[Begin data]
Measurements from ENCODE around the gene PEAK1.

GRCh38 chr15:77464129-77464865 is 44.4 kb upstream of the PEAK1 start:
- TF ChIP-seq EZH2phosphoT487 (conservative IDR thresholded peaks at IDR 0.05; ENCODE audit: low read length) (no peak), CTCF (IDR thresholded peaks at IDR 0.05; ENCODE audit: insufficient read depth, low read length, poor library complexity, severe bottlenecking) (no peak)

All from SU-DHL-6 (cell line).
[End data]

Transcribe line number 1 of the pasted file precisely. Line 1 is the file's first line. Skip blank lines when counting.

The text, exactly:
Measurements from ENCODE around the gene PEAK1.